In case you are wondering what the Enterprise Investment Scheme (EIS) is, it is a means of getting funding if you are a growing startup. This scheme is aimed at growing companies, if you are looking for your first funding round then you will need to look at our other post on the SEIS scheme. Below is the government outline on how the EIS scheme works and your eligibility as a startup to apply. Use the Enterprise Investment Scheme (EIS) to raise money for your company The Enterprise Investment Scheme (EIS) is one of 4 venture capital schemes - check which is appropriate for you. How the scheme works EIS is designed so that your company can raise money to help grow your business. It does this by offering tax reliefs to individual investors who buy new shares in your company. Under EIS, you can raise up to £5 million each year, and a maximum of £12 million in your company’s lifetime. This also includes amounts received from other venture capital schemes. Your company must receive investment under a venture capital scheme within 7 years of its first commercial sale. You must follow the scheme rules so that your investors can claim and keep EIS tax reliefs relating to their shares. Tax reliefs will be withheld or withdrawn from your investors if you do not follow the rules for at least 3 years after the investment is made. There are different rules for knowledge-intensive companies that carry out a significant amount of research, development or innovation, and either: want to raise more than £12 million in the company’s lifetime did not receive investment under a venture capital scheme within 7 years of their first commercial sale Approved EIS funds The rules for EIS approved funds will be changing on 6 April 2020 to take account of the: changes that will focus approved funds on knowledge-intensive investments increased flexibility available to fund managers in the timing of investments Read the draft guidelines to find out more about the amendment to the requirements for an EIS approved fund. What money raised can be used for The money raised by the new share issue must be used for a qualifying business activity, which is either: a qualifying trade preparing to carry out a qualifying trade (which must start within 2 years of the investment) research and development that’s expected to lead to a qualifying trade The money raised by the new share issue must: be spent within 2 years of the investment, or if later, the date you started trading not be used to buy all or part of another business pose a risk of loss to capital for the investor be used to grow or develop your business Companies that can use the scheme Your company can use the scheme if it: has a permanent establishment in the UK is not trading on a recognised stock exchange at the time of the share issue and does not plan to do so does not control another company other than qualifying subsidiaries is not controlled by another company, or does not have more than 50% of its shares owned by another company does not expect to close after completing a project or series of projects Your company and any qualifying subsidiaries must: not have gross assets worth more than £15 million before any shares are issued, and not more than £16 million immediately afterwards have less than 250 full-time equivalent employees at the time the shares are issued Your company must carry out a qualifying trade. If you’re part of a group, the majority of the group’s activities must be qualifying trades. Limits on money raised Your company cannot raise more than £5 million in total in any 12-month period from: Your company cannot raise more than £12 million from these sources in your company’s lifetime. This includes any money received by any subsidiaries, former subsidiaries or businesses you’ve acquired. Limits on the age of your company You can receive investment under EIS as long as it’s within 7 years of your company’s first commercial sale. If you have any subsidiaries (including former subsidiaries) or businesses you’ve acquired, the date of your first commercial sale is the earliest of the group. If you received investment in this period (under EIS, SEIS, SITR, VCT or state aid approved under the risk finance guidelines), you can use EIS to raise money for the same activity as long as you showed you were planning to do so in your original business plan. If you did not receive investment within the first 7 years, or now want to raise money for a different activity from a previous investment, you’ll have to show that the money: is required to enter a completely new product market or a new geographic market you’re seeking is at least 50% of your company’s average annual turnover for the last 5 years If your company owns or controls any other companies they need to be ‘qualifying subsidiaries’. This means: your company must own more than 50% of the subsidiary’s shares no one other than your company or one of its other qualifying subsidiaries can control this subsidiary there cannot be any arrangements which would put someone else in control of this subsidiary The subsidiary must be at least 90% owned by your company where either the: business activity you’re going to spend the investment on is to be carried out by the qualifying subsidiary subsidiary’s business is mainly property or land management The subsidiary can be set up to complete a project or series of projects before closing, as long as it supports the growth and development of your company. Risk to capital condition The investment in your company must meet the risk to capital condition, which means: your company must use the money for growth and development the investment should be a risk to the investors capital Growth and development means you’ll use the investment to grow things like your revenue, customer base and number of employees. The growth and development of your company should be permanent and not rely on the investor’s continued support. The investment should carry a risk that the investor will lose more capital than they are likely to gain as a net return. HMRC will not consider the maximum return an investor could get if your company is successful, because this cannot be guaranteed. The net return includes: income from dividends, interest payments and other fees capital growth upfront tax relief When deciding if you meet the risk to capital condition, HMRC will look at things like your company’s: sources of income assets structure use of subcontractors marketing of the investment opportunity relationship with other companies You will not meet the risk to capital condition if there are risk reducing arrangements in place that result in an investor: getting priority over other investors being able to withdraw their money as soon as possible protecting their money so that other investors money is used first The shares you issue must be paid up in full, in cash, when they’re issued. Your company should have a way to accept payment before shares are issued. Your shares for EIS investments must be full risk ordinary shares which: are not redeemable carry no special rights to your assets The shares you issue can have limited preferential rights to dividends. However, the rights to receive dividends cannot be allowed to accumulate or allow the dividend to be varied. When you issue the shares there cannot be an arrangement: to guarantee the investment or protect the investor from risk to sell the shares at the end of, or during the investment period to structure your activities to let an investor benefit in a way that’s not intended by the scheme for a reciprocal agreement where you invest back in an investor’s company to also gain tax relief to raise money for the purpose of tax avoidance - the investment must be for a genuine commercial reason Before raising your money Your investors will only be able to claim tax relief if you meet the conditions for EIS. You can ask HMRC if your share issue is likely to qualify before you go ahead, this is called advance assurance. How to apply If you’ve got advance assurance, provide copies of any documents that have changed since HMRC gave you advance assurance. If you’ve not got advance assurance, you must provide the following information for your company and any subsidiaries: the business plan and financial forecasts a copy of the latest accounts an explanation of how you meet the risk to capital condition details of all trading and activities to be carries out, and how much you expect to spend on each activity an up to date copy of the memorandum and articles of association the information memorandum, prospectus or other document used to explain the fundraising proposal to your investors details of any other agreements between your company and the shareholder a list of the amounts, dates and venture capital schemes under which you’ve previously received investment any other documents to show you meet the qualifying conditions You’ll also need to show evidence that you’re a knowledge intensive company if you’re applying as one. You can only submit your compliance statement when you’ve carried out your qualifying business activity for 4 months. You must submit it within 2 years of this date, or within 2 years of the end of the tax year in which the shares were issued (whichever is later). You must complete a separate application for each share issue. Send your application You can email or post your compliance statement and supporting documents. Email: email@example.com. Post: Venture Capital Reliefs Team WMBC HM Revenue and Customs BX9 1BN What happens next If your application is successful, HMRC will send you a letter and compliance certificates (form EIS3) to give to your investors. The letter will include a unique investment reference number. You must include this on the compliance certificates you give to investors. Investors need the compliance certificate and reference number to be able to claim tax relief. You must follow the scheme rules for at least 3 years after the investment is made - otherwise tax relief will be withdrawn from your investors. You must tell HMRC if you no longer meet the conditions within 60 days. Where HMRC decides the investments do not meet EIS requirements, we’ll write to you explaining why. If you disagree, you can ask HMRC to review the decision, or appeal against it.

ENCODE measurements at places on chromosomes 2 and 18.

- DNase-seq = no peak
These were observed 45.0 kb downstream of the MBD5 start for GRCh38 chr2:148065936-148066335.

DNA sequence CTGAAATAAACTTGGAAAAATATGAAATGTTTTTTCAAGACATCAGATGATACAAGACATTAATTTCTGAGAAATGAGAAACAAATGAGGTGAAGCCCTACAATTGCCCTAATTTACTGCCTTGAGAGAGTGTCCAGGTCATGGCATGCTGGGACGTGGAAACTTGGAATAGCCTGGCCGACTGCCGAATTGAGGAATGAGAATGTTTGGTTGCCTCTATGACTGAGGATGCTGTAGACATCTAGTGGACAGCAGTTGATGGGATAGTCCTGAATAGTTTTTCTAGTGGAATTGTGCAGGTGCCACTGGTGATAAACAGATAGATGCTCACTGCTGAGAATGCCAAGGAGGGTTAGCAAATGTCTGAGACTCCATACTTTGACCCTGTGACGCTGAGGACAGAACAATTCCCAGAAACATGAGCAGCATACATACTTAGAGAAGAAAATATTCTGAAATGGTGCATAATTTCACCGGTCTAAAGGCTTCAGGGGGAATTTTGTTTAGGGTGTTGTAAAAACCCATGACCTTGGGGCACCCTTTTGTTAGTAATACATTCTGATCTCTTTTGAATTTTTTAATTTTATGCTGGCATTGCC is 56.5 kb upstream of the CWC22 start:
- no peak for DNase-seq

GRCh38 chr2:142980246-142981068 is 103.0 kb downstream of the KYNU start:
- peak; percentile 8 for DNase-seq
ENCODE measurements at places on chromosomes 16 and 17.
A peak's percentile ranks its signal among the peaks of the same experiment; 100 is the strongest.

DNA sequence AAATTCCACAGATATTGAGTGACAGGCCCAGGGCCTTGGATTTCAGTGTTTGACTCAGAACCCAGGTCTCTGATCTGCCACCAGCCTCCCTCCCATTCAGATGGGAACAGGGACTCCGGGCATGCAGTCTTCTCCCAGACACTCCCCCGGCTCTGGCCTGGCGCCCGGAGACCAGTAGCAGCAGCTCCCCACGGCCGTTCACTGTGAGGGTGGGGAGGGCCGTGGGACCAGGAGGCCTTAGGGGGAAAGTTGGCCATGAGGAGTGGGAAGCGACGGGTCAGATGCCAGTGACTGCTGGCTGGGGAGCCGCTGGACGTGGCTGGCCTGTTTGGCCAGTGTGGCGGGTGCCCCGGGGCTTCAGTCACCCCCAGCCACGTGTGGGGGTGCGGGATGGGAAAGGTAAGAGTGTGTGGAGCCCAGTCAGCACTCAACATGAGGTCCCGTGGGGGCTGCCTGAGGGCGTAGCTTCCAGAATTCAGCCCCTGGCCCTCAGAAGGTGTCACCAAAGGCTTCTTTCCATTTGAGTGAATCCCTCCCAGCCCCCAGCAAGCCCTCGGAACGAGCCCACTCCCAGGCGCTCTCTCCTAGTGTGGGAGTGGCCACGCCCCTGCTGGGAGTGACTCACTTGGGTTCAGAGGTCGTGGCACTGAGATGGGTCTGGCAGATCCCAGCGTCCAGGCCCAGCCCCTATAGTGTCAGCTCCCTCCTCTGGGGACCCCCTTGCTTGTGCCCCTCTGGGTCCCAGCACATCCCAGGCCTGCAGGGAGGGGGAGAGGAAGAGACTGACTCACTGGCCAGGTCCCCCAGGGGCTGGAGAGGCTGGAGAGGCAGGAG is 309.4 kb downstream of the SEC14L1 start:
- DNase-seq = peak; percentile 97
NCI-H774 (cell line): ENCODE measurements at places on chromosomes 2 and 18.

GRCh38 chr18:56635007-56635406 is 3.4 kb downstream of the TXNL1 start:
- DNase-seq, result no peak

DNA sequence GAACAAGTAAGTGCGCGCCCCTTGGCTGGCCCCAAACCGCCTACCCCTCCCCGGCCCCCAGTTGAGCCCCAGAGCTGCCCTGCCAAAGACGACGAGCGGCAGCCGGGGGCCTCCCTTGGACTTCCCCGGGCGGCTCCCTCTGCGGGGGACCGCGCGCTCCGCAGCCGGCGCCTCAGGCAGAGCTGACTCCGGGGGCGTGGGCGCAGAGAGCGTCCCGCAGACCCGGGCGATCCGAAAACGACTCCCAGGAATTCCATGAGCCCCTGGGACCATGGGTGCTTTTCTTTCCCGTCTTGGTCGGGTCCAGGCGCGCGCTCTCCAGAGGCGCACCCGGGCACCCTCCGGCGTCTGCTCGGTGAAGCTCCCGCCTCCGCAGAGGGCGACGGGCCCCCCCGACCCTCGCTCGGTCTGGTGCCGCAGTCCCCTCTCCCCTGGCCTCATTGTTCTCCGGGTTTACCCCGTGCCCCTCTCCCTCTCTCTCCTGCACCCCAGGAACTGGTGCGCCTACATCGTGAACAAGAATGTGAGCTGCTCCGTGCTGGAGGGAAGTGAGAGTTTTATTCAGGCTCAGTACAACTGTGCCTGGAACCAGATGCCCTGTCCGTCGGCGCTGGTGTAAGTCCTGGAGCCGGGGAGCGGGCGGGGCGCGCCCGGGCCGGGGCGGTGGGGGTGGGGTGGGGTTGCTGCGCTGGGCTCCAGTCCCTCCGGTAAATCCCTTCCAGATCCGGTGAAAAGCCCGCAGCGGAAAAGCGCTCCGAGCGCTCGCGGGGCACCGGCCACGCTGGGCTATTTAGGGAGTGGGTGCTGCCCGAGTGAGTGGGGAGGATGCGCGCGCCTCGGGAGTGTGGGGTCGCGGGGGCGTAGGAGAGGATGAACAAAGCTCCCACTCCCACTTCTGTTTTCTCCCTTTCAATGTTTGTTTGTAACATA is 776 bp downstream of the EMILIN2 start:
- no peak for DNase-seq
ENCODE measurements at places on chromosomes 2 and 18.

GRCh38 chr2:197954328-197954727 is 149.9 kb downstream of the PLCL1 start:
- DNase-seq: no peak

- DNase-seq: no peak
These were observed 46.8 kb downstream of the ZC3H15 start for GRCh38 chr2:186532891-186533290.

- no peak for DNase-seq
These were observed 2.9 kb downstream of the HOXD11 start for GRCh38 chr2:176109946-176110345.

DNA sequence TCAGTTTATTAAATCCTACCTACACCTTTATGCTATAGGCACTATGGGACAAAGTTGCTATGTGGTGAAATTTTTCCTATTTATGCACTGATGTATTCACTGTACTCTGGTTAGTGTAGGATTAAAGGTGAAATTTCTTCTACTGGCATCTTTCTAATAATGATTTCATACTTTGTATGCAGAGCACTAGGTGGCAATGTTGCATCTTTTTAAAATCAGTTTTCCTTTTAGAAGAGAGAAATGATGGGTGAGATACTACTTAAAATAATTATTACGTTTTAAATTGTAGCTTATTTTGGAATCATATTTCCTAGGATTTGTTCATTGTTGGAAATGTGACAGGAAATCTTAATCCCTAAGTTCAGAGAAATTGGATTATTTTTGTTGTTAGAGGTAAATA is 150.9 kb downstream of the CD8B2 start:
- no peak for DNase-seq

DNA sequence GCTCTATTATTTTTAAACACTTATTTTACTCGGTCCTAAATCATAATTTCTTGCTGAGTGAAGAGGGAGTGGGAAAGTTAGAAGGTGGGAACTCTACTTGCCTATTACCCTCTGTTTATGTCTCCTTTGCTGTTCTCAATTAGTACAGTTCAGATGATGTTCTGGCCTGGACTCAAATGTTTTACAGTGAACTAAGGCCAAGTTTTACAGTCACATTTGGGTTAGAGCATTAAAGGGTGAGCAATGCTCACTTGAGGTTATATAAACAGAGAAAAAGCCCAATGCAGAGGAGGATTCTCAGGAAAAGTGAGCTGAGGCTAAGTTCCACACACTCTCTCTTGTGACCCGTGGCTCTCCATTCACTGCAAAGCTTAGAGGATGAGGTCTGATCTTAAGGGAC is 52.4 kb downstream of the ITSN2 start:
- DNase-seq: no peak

Venture is not the only option